Last November, Massachusetts Attorney General Martha Coakley announced that her office had engaged an out-of-town consultant to review the performance and structure of the Caritas Christi Health Care System and offer some recommendations. One of the options on the table at the time for Carney Hospital — one of the Caritas facilities — looked good to me: convert the struggling inpatient facility to non-acute/outpatient uses. You can read more about the history and these observations here.
- Diocesan leadership should relinquish control over strategic, operational, and financial matters to the independent Board of Governors. Diocesan leadership should retain influence only over matters of religious direction.
- Services at Caritas Carney Hospital in Dorchester should be based on current community need, not historical service lines. Carney should consider further developing, as well as expanding, services such as behavioral and ambulatory health, for which there may be a need in the community Carney serves.
- St. Elizabeth’s Medical Center in Brighton should continue its realignment as a community teaching hospital, with a concentration on two or three major service lines.
- The Caritas Physician Network, which had an operating loss of nearly $30 million in FY 2007, should evaluate all physician contracts and compensation arrangements in comparison to industry medians and implement a new compensation structure for employed physicians, with greater emphasis on physician productivity.
An interesting point made by Coakley’s office is that the Caritas system is an important counterweight to other health care systems in the Boston area, and needs to stick around in order to maintain some measure of competition in the marketplace. This raises a series of questions for me: Whose interests is she protecting here? The not-for-profit Caritas? (That’s officially why she got involved in the first place.) The mostly not-for-profit health care insurers of Massachusetts? Ultimate premium payors, be they individuals or employers? The "market?" Can the AG protect a struggling not-for-profit, with her public charities hat on, and the health care market, with her antitrust regulator’s hat on, at the same time?
I’ll leave that philosophical question hanging, and get back to some of the specifics here.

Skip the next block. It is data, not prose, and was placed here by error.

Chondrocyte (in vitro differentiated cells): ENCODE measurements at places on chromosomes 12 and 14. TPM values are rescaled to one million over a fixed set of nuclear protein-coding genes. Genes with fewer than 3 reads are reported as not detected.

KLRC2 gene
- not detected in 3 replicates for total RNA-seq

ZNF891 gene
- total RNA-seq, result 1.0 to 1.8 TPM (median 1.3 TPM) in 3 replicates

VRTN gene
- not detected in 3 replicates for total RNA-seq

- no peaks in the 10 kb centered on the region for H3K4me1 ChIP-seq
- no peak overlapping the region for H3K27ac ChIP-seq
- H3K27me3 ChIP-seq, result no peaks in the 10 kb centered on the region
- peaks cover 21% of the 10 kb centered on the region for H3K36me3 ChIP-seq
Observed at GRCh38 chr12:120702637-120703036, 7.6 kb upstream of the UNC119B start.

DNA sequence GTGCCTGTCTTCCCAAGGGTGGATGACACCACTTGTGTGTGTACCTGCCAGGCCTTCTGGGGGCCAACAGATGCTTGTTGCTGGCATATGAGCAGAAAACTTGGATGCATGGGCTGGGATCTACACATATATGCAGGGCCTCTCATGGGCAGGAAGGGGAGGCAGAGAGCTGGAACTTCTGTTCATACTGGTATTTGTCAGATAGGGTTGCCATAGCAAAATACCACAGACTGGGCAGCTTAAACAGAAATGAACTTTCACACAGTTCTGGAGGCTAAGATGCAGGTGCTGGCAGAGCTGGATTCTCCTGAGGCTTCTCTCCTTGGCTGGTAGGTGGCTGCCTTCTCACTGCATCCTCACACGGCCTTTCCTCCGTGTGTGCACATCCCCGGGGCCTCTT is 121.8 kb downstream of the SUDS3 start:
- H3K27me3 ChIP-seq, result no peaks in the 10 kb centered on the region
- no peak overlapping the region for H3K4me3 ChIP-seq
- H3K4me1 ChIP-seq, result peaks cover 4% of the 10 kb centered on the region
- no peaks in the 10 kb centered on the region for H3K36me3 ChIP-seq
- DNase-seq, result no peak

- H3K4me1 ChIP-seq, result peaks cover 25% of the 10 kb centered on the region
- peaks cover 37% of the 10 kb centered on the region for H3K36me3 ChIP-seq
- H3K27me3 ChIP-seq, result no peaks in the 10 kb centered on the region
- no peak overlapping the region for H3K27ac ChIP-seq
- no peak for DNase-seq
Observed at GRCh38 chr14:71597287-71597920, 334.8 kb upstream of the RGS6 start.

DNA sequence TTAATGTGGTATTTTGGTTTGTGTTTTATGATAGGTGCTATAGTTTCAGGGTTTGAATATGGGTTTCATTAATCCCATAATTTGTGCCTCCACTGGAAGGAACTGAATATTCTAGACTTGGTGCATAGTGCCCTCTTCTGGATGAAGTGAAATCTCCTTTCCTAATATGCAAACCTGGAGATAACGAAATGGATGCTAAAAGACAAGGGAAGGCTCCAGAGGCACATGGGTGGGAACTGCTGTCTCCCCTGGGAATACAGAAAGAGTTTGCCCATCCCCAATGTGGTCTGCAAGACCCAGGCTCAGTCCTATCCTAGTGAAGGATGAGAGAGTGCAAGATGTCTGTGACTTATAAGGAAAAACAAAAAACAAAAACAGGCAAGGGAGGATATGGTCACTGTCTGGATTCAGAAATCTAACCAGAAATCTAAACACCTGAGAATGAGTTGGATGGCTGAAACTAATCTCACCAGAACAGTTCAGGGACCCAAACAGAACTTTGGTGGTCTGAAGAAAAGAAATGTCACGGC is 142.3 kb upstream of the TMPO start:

The system’s troubles have led to its operating margin hovering below 1% for about a decade; it is generally accepted that an operating margin of at least 3% (and probably more) is necessary to generate sufficient funds to cover basic capital improvements, etc., over time.
A structural issue that has contributed to the system’s troubles is the command-and-control issue: tight control of the system by the archdiocese. So tight that it probably led to an offer made to a would-be new system CEO being declined. Caritas is already working on structural changes in the form of bylaws revisions that have been working their way through AG and archdiocesan approval processes. We’ll see how this shakes out.
One key recommendation is the point about St. E’s — it has no business trying to be a tertiary/quaternary care hospital in a hospital town like Boston, and the resources diverted from other parts of the system, and the attempted alignment of other system resources as feeders, resulted in a whole lot of disaffected folks in other parts of the system, and really never got St. E’s to where Caritas wanted it to go. Revamping St. E’s plans — as well as realigning Carney’s plans with the needs of its local community (e.g., focusing on behavioral health and other underserved needs, and not necessarily trying to maintain a full-service acute care hospital) — may help bring the system around. Caritas leadership says changes at St. E’s are already under way — though the Boston Globe’s coverage of the AG’s consultant’s report and Caritas reaction notes that occupancy and financial improvements have yet to follow. The Globe story also notes that local pols are still not convinced that Carney should be repurposed as a non-acute facility.
A real key to success will be the rebuilding of the physician network in a sensible fashion. It has lost money and personnel as Caritas has foundered, and it will play a central role in any recovery of the system as a whole.
The lessons here are not unique to Caritas. Any system needs to be sensitive to its marketplace, to its component hospitals and physicians, and to the reimbursement environment. Juggling these issues and others is never easy, and this report should serve as a wake-up call not only to Caritas, but to any system. These influences are constantly shifting, and just because a health care system has found the right balance for the moment does not ensure that it will remain in balance for the foreseeable future.